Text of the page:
Then I was assigned to a far-flung, barely populated mountain village in southern Philippines. It was too cold for my lowland upbringing. It was also a far cry from the city life I was used to: no electricity, no movies nor malls, bedtime at 6 p.m., a different language, diet and lifestyle. It was my first experience of biting loneliness. For our labor experiments, I worked, again incognito, as a room attendant in a 5-star hotel in Manila. A teacher, a literature graduate making king-size beds, dusting furniture, scrubbing bathroom tiles and bowls, changing sheets and vacuuming corridors – that was me! These experiences made me learn from the ordinary people. They taught me how the good Lord and the goodness of the human heart are present even amid pain and suffering, injustice and seeming despair, difficulty and misfortune. The poor can many times have hearts and spirits far richer and stronger, far more hope-full and more faith-full than ours.

I took my perpetual religious vows of poverty, chastity and obedience on May 31,1999. I then proceeded to study literature, language, culture and philosophy at the Ateneo de Manila University. In January of this year, I successfully passed my oral comprehensive exams. Soon after, I received word from my superiors about my new assignment: Xavier University, Cagayan de Oro City in the southern Philippine island of Mindanao.

I am at present in charge of vocations promotions and Director of Haggerty House Jesuit Prenovitiate, a house for young men aspiring to become Jesuit priests and brothers. It is a very challenging job. Aside from guiding these young men grow in their spiritual lives, I perform other roles as well – preparing the monthly budget and accounting, chaplain of our workers, giving retreats and recollections, following up applicants, giving talks in schools and universities, organizing formation activities. I also teach Christian Humanism in our high school, moderate a senior class and do counseling.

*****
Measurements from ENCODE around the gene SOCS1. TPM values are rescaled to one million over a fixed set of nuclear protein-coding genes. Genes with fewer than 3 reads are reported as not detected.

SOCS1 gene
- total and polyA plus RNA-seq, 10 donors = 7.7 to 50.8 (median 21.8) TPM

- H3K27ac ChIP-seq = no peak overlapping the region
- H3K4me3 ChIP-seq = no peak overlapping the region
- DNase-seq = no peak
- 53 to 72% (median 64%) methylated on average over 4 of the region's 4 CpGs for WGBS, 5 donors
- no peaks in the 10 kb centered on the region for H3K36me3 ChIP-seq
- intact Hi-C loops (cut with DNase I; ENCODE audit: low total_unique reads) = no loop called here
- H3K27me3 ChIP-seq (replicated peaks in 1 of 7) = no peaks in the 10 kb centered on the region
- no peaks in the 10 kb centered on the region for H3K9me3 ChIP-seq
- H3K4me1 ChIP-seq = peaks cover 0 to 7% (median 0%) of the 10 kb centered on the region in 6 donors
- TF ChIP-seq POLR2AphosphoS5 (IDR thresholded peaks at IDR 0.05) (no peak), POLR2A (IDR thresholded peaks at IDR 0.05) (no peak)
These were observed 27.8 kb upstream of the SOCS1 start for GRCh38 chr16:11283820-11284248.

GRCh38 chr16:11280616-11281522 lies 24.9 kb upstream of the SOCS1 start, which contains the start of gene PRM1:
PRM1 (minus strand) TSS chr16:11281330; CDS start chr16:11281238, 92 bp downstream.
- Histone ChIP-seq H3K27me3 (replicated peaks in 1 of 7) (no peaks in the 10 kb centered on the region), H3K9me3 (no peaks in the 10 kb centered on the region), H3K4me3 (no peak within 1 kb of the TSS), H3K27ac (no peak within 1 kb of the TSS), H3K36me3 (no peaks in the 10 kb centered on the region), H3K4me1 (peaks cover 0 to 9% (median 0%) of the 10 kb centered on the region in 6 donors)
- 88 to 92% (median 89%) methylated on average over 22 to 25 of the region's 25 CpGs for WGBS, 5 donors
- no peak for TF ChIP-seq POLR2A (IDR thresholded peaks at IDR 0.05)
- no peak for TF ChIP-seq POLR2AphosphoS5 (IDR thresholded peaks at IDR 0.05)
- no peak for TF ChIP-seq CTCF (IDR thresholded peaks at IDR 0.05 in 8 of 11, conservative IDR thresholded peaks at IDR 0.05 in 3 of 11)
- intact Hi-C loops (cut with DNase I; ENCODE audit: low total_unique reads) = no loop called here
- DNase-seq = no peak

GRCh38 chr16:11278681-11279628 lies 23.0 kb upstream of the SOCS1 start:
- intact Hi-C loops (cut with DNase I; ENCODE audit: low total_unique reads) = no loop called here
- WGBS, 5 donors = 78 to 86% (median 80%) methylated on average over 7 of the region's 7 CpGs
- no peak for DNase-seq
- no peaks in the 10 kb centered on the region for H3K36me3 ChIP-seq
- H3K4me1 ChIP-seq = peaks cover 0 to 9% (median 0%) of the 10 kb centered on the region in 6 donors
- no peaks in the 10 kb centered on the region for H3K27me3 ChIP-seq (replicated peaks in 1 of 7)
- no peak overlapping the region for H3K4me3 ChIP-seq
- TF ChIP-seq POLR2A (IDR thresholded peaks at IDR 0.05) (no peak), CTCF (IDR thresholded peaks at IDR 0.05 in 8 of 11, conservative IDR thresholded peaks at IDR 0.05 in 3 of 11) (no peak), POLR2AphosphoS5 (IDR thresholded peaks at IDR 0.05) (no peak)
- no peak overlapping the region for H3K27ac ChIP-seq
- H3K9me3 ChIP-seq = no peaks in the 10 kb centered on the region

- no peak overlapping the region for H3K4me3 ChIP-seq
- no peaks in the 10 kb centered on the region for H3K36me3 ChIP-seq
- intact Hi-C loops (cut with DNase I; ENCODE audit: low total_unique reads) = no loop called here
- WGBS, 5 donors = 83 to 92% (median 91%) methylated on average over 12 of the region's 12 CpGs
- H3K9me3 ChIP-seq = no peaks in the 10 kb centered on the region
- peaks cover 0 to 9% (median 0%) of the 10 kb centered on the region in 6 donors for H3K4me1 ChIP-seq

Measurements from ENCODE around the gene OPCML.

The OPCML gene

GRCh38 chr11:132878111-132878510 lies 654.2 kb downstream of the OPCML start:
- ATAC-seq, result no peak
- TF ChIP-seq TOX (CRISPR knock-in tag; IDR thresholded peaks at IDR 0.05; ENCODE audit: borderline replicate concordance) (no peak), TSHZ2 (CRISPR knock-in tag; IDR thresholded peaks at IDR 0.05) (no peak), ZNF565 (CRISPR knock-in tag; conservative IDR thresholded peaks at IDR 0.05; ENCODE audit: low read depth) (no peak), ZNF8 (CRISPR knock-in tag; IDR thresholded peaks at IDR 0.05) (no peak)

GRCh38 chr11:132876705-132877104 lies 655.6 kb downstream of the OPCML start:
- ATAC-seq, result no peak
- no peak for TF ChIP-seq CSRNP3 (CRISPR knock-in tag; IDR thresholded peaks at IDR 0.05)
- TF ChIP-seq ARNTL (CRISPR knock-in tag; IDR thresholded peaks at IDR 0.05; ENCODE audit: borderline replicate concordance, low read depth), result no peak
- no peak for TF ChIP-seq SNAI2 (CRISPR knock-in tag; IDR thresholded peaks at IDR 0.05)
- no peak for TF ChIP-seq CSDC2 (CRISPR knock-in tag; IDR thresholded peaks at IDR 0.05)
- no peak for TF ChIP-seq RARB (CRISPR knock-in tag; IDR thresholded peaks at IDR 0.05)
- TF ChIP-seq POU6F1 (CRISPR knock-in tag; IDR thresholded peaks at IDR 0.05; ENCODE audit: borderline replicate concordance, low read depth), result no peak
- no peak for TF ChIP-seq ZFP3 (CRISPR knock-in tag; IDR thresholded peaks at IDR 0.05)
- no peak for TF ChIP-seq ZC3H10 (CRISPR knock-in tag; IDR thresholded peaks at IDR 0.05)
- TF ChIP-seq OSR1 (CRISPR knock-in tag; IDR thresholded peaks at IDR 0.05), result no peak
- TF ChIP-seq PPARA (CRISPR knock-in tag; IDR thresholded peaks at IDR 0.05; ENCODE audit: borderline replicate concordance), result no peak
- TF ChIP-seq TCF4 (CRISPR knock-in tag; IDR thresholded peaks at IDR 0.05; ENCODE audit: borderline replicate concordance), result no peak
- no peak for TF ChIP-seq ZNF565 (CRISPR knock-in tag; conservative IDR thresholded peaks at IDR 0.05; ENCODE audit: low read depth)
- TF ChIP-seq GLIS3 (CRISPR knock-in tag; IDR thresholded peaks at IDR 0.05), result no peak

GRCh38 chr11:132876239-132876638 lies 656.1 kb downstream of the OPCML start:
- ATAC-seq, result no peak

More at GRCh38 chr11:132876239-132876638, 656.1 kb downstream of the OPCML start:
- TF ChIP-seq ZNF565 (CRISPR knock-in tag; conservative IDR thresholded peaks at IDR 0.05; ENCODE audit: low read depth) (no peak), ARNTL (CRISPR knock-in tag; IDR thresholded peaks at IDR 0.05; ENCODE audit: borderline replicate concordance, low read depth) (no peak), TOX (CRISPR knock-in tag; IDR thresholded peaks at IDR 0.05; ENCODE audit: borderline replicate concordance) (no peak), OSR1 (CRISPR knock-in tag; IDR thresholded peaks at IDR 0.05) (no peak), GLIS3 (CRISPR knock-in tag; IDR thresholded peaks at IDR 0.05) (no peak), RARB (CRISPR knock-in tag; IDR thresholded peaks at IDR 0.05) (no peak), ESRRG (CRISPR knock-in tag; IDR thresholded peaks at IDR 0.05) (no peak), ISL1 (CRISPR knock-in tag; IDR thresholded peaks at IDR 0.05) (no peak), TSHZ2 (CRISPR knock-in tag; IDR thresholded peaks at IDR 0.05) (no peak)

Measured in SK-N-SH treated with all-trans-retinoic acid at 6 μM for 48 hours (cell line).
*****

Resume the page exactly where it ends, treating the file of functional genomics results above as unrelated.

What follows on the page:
There is much work to be done. I shuttle between the main campus and the high school campus, go from one university or town to another, wear many hats but through it all, I feel a deep sense of peace and joy that tells me this is not work. This is not just my work but my life. And always this brings me back to that sunny May afternoon five years ago when I stepped on the seminary grounds for the first time and said goodbye to my family, the old iron and wooden doors of the seminary closing behind me, when in my heart I said this is it! The moment I had long been waiting for. The life I had always wanted. I was home. And I am.

As I accompany young people in my ministry, it is my hope and desire that they, too, may find the more in their lives, that strong and simple I must! and live, work and die for this must. (Xavier L. Olin,S.J.)

Written July 2002, Cagayan de Oro, for the Japanese association which sponsored my college scholarship.


At 7:44 AM, Blogger Zedwheels said...

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Following last week's predictions of Yahoo adding blog search service, it did add this week blog results but with a twist.
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At 12:46 AM, Blogger Jeff Pioquinto,SJ said...

this one is superb. Muchas Gracias

At 6:57 PM, Blogger Cheenee said...

Hi Father Xave. =) Si Cheenee ito. =) Galing ng blog mo.. =)

At 5:08 PM, Blogger John Paul said...

Pads, write some more!I'll be your no 1 reader!!